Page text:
• Rating Certificate: R (for bloody horror violence, and language including some sexual references)
  • Studios & Distributors: Universal Pictures | Metro-Goldwyn-Mayer (MGM) | BRON Studios | Monkeypaw Productions | Creative Wealth Media Finance | Universal Pictures Home Entertainment (UPHE)
  • Director: Nia DaCosta
  • Written By: Jordan Peele (screenplay by) | Win Rosenfeld (screenplay by) | Nia DaCosta (screenplay by) | Bernard Rose (based on the 1992 motion picture entitled “Candyman” written by) | Clive Barker (based on the short story “The Forbidden” by)
  • Run Time: 91 Mins.
  • Street Date: 16 November 2021
  • Aspect Ratio: 2.39:1
  • Video Format: HEVC 2160p (4K UHD)
  • HDR Format: HDR10
  • Primary Audio: English Dolby Atmos (Dolby TrueHD 7.1 Compatible)
  • Secondary Audio: Spanish DD 5.1 | French DD 5.1
  • Subtitles: English SDH | Spanish | French
Advertisement

Related Articles

This site uses Akismet to reduce spam. Learn how your comment data is processed.

Stay Connected

302FansLike
0FollowersFollow
177FollowersFollow
938FollowersFollow
- Advertisement -

Notice of Compliance with FEDERAL TRADE COMMISSION 16 CFR Part 255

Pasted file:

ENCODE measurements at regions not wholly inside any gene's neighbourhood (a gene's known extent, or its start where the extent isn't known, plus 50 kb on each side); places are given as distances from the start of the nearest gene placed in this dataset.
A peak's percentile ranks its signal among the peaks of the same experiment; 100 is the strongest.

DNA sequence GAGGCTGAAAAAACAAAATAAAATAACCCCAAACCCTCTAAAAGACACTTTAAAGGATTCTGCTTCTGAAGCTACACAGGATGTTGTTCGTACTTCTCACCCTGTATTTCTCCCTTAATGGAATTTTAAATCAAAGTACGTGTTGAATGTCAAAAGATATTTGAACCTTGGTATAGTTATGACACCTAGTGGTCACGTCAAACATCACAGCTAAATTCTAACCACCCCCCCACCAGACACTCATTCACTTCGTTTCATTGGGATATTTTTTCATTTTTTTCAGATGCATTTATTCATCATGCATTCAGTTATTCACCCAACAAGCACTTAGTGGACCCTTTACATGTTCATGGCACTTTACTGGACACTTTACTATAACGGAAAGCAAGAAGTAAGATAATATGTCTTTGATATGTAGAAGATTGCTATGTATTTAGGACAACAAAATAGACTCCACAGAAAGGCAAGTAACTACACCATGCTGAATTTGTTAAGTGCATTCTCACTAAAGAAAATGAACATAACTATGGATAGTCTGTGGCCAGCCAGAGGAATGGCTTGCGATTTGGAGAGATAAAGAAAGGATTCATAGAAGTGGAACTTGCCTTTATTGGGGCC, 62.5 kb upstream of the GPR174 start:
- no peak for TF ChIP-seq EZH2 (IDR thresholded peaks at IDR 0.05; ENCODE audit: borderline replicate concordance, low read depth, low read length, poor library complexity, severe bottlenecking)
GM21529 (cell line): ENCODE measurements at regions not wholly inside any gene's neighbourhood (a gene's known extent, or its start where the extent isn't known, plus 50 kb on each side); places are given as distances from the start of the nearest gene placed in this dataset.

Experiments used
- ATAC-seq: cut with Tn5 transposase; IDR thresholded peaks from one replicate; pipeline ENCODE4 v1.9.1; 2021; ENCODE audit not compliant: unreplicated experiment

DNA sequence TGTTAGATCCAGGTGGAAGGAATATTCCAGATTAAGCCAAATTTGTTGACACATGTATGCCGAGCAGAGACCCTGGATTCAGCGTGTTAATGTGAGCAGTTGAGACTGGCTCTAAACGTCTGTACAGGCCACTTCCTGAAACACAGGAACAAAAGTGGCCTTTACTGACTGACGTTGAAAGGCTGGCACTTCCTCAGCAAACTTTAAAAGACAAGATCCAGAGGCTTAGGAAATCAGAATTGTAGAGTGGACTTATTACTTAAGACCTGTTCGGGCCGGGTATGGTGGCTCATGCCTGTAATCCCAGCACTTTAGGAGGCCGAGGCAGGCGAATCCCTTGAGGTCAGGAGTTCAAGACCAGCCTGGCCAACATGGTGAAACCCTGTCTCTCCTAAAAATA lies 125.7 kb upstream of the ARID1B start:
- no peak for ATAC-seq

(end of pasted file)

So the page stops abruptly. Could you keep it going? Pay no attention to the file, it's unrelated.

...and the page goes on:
In accordance with the Federal Trade Commission 16 CFR part 255 guidelines, this website hereby states that it receives free discs and other theatrical or home entertainment "screeners" and access to screening links from studios and/or PR firms, and is provided with consumer electronics devices on loan from hardware manufacturers and/or PR firms respectively for the purposes of evaluating the products and its content for editorial reviews. We receive no compensation from these companies for our opinions or for the writing of reviews or editorials.
Permission is sometimes granted to companies to quote our work and editorial reviews free of charge. Our website may contain affiliate marketing links, which means we may get paid commission on sales of those products or the services we write about. Our editorial content is not influenced by advertisers or affiliate partnerships. This disclosure is provided in accordance with the Federal Trade Commission’s 16 CFR § 255.5: Guides Concerning the Use of Endorsements and Testimonials in Advertising.

Latest Articles

%d bloggers like this: